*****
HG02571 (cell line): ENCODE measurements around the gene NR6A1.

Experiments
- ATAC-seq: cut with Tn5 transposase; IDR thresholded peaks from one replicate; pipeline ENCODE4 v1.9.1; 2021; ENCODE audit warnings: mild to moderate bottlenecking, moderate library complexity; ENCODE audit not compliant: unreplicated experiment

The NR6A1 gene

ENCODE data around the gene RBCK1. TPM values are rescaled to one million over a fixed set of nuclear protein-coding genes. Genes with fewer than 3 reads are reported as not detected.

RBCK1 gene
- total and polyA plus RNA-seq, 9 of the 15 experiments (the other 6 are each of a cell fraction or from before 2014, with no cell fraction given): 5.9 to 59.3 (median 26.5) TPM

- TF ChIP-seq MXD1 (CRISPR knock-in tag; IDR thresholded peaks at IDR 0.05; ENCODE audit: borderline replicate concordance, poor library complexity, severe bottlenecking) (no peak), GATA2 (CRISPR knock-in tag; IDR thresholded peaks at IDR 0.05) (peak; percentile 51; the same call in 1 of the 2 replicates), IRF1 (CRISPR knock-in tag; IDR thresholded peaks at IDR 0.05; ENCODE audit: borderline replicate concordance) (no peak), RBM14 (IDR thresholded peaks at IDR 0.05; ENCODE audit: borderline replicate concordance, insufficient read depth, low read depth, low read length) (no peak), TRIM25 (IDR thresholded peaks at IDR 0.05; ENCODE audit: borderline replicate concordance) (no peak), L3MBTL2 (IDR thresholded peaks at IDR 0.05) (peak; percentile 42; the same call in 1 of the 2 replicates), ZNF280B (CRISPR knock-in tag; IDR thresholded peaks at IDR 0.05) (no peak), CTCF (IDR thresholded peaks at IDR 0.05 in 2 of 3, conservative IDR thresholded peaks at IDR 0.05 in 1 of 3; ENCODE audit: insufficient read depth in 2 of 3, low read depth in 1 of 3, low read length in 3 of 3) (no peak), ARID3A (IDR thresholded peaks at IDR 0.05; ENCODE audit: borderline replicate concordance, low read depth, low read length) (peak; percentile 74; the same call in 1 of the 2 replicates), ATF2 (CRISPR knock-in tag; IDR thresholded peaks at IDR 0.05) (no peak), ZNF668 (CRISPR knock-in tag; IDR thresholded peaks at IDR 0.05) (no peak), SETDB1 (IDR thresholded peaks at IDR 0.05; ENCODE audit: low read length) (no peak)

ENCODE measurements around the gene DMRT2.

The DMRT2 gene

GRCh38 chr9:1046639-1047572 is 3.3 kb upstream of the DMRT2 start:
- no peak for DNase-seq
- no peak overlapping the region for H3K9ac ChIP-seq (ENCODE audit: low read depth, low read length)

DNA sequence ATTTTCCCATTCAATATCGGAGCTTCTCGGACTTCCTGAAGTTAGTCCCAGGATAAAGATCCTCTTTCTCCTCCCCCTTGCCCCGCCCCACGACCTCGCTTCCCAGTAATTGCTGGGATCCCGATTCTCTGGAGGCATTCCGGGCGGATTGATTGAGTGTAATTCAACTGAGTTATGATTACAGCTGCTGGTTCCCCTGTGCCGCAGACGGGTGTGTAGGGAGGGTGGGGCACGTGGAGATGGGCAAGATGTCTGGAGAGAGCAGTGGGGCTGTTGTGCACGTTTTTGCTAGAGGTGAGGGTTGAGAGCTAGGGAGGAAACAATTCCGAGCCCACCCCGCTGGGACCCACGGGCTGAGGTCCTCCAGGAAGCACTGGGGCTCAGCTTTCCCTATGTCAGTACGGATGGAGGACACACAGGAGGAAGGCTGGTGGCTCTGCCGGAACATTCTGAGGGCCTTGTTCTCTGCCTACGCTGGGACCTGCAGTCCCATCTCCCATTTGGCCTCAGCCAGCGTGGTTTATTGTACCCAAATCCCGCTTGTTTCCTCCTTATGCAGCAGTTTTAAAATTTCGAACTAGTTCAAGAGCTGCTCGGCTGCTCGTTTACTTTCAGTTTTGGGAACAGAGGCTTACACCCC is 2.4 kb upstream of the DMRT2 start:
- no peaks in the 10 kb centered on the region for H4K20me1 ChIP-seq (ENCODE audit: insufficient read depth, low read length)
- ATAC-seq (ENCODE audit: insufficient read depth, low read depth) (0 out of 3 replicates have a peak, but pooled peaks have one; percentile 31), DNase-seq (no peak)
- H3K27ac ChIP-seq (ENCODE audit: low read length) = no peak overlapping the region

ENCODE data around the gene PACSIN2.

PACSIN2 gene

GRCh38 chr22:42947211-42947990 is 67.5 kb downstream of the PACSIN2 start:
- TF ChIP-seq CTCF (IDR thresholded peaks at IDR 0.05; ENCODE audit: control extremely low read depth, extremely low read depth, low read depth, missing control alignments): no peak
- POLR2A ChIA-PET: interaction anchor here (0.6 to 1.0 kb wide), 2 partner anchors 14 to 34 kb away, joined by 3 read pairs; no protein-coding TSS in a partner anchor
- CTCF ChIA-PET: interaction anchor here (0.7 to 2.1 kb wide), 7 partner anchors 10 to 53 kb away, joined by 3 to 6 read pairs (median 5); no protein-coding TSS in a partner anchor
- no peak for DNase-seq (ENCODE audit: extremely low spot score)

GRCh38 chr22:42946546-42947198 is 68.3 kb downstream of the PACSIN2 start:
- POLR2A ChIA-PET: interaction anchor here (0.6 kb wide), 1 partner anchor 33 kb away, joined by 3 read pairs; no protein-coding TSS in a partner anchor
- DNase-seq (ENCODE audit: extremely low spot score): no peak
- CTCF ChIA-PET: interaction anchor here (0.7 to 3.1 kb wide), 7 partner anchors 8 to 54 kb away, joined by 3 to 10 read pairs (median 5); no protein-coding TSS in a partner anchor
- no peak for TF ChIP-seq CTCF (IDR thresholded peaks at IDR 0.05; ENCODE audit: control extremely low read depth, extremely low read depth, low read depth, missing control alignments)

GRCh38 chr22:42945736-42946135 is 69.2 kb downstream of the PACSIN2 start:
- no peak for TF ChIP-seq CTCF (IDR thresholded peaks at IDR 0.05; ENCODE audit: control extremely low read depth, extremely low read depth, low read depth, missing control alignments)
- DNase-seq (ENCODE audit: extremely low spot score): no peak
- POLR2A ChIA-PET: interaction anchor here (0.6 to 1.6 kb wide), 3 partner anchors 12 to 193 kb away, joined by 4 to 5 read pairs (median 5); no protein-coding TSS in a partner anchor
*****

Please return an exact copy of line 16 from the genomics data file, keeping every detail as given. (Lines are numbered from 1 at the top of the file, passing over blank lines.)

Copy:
- ATAC-seq (ENCODE audit: insufficient read depth, low read depth) (0 out of 3 replicates have a peak, but pooled peaks have one; percentile 31), DNase-seq (no peak)